Marble Creek Recreation Area is a hidden gem lying halfway between Taum Sauk and Wappapello with no foreseeable way of being connected to either.
Forest Service Recreation and Watershed Manager Chris Woods said the recreation area is unique because it is really not that well known to folks and provides a certain amount of solitude during the weekdays.
"What sometimes gets lost is that the first parking lot as one enters the recreation area serves as a trail head for the Marble Creek section of the Ozark Trail," Woods said. "Folks can park at Marble Creek and then hike to Crane Lake."
Woods said the trail is approximately nine miles long and some hikers opt to leave a shuttle vehicle at Crane Lake for the return ride.
The trail is constructed for foot, cycling and equestrian, but no motor vehicles are allowed.
Woods said horses are allowed at the trail head but not within the campground or picnic area.
"I have personal childhood memories of camping at Marble Creek and spending several summers swimming at the old grist mill dam," Woods said. "The recreation area serves campers, swimmers and fisherman."
The trail to the dam is small and hikers may need to walk single file, but it is beautiful as it winds next to the creek and through the woods. Wild flowers can be seen along the path and butterflies and dragonflies flutter by.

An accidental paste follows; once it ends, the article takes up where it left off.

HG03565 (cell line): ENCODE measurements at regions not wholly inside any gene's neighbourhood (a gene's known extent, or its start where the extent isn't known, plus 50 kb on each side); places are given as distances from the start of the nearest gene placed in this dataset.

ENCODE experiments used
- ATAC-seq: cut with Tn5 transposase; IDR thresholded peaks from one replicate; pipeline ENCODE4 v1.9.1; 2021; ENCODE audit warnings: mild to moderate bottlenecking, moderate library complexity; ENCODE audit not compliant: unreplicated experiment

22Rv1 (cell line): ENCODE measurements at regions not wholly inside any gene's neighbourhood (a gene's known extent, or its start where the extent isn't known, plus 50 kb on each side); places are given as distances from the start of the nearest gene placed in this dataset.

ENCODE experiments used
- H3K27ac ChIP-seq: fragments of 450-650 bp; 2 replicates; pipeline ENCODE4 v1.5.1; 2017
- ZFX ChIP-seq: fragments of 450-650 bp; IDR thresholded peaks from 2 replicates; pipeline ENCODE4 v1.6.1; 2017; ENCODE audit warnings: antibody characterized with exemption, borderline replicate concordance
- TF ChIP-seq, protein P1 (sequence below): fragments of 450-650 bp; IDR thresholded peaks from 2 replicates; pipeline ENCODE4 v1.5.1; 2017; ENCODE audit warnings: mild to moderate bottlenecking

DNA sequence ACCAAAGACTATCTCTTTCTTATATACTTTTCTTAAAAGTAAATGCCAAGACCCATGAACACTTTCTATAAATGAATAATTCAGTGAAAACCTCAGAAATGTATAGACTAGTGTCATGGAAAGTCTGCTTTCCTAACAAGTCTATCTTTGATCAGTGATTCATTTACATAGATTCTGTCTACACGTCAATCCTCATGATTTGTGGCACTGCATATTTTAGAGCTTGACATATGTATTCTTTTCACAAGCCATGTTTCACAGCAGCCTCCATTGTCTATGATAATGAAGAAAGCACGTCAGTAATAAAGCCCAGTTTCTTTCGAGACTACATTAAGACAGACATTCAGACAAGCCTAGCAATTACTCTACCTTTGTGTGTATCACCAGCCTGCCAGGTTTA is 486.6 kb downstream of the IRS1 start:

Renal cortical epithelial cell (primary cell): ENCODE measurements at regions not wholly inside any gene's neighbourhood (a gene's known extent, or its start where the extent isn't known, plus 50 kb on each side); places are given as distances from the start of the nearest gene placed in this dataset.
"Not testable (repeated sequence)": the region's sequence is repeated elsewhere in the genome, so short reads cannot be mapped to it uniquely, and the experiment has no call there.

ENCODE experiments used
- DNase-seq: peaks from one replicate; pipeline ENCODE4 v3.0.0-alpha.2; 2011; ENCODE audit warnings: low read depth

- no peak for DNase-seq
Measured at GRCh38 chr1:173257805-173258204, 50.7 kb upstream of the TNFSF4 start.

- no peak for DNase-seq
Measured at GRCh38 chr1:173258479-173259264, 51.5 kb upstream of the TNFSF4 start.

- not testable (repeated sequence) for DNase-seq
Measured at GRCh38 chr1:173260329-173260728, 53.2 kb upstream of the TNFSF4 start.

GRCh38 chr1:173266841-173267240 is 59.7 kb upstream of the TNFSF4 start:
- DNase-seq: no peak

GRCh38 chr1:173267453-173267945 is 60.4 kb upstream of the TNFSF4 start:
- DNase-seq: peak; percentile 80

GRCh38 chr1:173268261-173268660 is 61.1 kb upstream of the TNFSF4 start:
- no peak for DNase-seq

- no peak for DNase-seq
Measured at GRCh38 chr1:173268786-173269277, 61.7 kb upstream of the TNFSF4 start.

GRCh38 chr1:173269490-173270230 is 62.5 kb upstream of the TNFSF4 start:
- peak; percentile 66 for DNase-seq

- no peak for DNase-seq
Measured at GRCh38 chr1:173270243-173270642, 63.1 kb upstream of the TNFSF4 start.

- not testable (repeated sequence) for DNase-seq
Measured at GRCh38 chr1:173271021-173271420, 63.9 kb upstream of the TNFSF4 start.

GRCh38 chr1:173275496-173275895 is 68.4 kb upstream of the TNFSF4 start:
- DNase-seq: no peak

Once you reach the opening, the beauty of the old grist mill dam compliments the natural beauty of its surrounding rocks, forest and waterway.
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U.S. Forest Service District Ranger Becky Ewing said the remains of the dam are of the third to be built in that spot. She said the first dam was made of wood, the second of rock and earth and the present of concrete and iron.
The dam was operational until 1935. It is easy to see the age of the dam, as the water has began to work away at the concrete slowly deteriorating what it was and making it what it is today.
Signs around the dam urge hikers to use caution and refrain from walking on the dam or swimming underneath it.
The foundation of what once was the old building gives the dam even more character.
As you continue down the path, each lookout area is just as spectacular as the last. The sounds of the water and the trees create a relaxing environment and a wonderful contrast from busy city life. Large boulders can be climbed to create your own path as you continue down the creek.
Ewing said Marble Creek rushes 20 miles through the St. Francis Mountains and is named after the deposits of colored dolomites which were mined and traded as Taum Sauk Marble.
Hiking, picknicking and river access areas are open 6 a.m. to 10 p.m. with only registered campers allowed after those hours. Day-use fees are $2 per vehicle, $10 per campsite and $20 for double site per day.
Ewing said, due to emerald ash borer (an exotic beetle which has already killed more than 50 million ash trees in the northern United States) being detected in Marble Creek, all firewood brought into the park is considered quarantined and must not leave the county.
Marble Creek Recreation Area is located off of Route E in Fredericktown.